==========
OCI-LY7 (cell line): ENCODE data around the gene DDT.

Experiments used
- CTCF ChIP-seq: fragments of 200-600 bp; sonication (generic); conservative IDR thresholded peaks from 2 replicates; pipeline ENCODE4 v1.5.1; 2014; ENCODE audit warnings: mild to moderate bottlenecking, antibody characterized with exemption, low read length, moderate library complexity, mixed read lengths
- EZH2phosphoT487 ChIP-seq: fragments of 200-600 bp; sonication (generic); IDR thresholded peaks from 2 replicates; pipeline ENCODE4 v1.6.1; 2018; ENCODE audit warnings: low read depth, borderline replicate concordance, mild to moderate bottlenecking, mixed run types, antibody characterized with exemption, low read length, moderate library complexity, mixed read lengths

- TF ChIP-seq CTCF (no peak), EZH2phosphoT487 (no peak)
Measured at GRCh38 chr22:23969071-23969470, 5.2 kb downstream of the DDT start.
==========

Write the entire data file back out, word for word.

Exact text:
OCI-LY7 (cell line): ENCODE data around the gene DDT.

Experiments used
- CTCF ChIP-seq: fragments of 200-600 bp; sonication (generic); conservative IDR thresholded peaks from 2 replicates; pipeline ENCODE4 v1.5.1; 2014; ENCODE audit warnings: mild to moderate bottlenecking, antibody characterized with exemption, low read length, moderate library complexity, mixed read lengths
- EZH2phosphoT487 ChIP-seq: fragments of 200-600 bp; sonication (generic); IDR thresholded peaks from 2 replicates; pipeline ENCODE4 v1.6.1; 2018; ENCODE audit warnings: low read depth, borderline replicate concordance, mild to moderate bottlenecking, mixed run types, antibody characterized with exemption, low read length, moderate library complexity, mixed read lengths

- TF ChIP-seq CTCF (no peak), EZH2phosphoT487 (no peak)
Measured at GRCh38 chr22:23969071-23969470, 5.2 kb downstream of the DDT start.